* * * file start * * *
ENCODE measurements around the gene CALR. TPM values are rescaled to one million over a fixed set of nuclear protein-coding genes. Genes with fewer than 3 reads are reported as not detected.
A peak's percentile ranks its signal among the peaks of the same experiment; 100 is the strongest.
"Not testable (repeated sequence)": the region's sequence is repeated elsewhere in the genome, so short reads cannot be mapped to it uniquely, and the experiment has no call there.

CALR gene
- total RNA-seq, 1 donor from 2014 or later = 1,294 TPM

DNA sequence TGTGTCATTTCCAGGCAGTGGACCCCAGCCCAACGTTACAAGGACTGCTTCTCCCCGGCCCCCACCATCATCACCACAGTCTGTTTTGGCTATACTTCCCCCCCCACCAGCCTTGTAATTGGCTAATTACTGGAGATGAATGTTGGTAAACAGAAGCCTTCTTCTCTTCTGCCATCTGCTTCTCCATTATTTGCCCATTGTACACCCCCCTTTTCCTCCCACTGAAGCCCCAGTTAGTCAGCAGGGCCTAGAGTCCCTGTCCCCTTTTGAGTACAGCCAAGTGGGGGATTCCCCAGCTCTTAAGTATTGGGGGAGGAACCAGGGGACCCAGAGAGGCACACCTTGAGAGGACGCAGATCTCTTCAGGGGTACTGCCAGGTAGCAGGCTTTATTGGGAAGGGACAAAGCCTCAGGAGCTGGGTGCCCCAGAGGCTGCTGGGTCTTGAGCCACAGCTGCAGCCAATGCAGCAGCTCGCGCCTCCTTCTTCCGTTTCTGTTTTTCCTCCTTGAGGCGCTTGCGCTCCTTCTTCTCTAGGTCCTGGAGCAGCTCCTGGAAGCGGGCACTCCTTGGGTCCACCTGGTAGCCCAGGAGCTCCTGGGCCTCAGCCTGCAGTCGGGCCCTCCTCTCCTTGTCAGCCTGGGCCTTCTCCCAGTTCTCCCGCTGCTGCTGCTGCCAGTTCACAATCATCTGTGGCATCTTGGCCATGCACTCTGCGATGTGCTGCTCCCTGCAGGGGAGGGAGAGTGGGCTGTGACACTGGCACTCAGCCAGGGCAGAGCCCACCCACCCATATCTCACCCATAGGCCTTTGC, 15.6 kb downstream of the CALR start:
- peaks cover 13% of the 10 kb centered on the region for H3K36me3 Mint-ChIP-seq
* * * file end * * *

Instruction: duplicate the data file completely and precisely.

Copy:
ENCODE measurements around the gene CALR. TPM values are rescaled to one million over a fixed set of nuclear protein-coding genes. Genes with fewer than 3 reads are reported as not detected.
A peak's percentile ranks its signal among the peaks of the same experiment; 100 is the strongest.
"Not testable (repeated sequence)": the region's sequence is repeated elsewhere in the genome, so short reads cannot be mapped to it uniquely, and the experiment has no call there.

CALR gene
- total RNA-seq, 1 donor from 2014 or later = 1,294 TPM

DNA sequence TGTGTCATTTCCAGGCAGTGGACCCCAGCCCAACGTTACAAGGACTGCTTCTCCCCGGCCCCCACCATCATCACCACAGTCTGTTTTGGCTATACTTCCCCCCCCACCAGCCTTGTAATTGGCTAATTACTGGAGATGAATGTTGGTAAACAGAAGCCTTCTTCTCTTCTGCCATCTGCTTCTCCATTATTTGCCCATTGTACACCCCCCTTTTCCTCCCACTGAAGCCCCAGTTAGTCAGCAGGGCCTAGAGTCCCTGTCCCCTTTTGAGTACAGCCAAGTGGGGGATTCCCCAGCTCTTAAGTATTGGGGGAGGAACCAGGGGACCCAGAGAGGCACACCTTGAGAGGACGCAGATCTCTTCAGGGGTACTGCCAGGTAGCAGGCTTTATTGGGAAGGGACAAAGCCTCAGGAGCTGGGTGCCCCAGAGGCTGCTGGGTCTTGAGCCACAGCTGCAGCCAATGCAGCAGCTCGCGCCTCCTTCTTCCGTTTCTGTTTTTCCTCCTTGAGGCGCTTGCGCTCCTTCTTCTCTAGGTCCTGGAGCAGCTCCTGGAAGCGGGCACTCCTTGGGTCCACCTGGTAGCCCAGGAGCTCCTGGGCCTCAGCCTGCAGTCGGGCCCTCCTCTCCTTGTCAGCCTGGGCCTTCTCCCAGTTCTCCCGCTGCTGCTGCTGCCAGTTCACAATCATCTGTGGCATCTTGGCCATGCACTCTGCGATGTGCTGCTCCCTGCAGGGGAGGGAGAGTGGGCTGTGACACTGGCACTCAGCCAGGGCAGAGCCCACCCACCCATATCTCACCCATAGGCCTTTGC, 15.6 kb downstream of the CALR start:
- peaks cover 13% of the 10 kb centered on the region for H3K36me3 Mint-ChIP-seq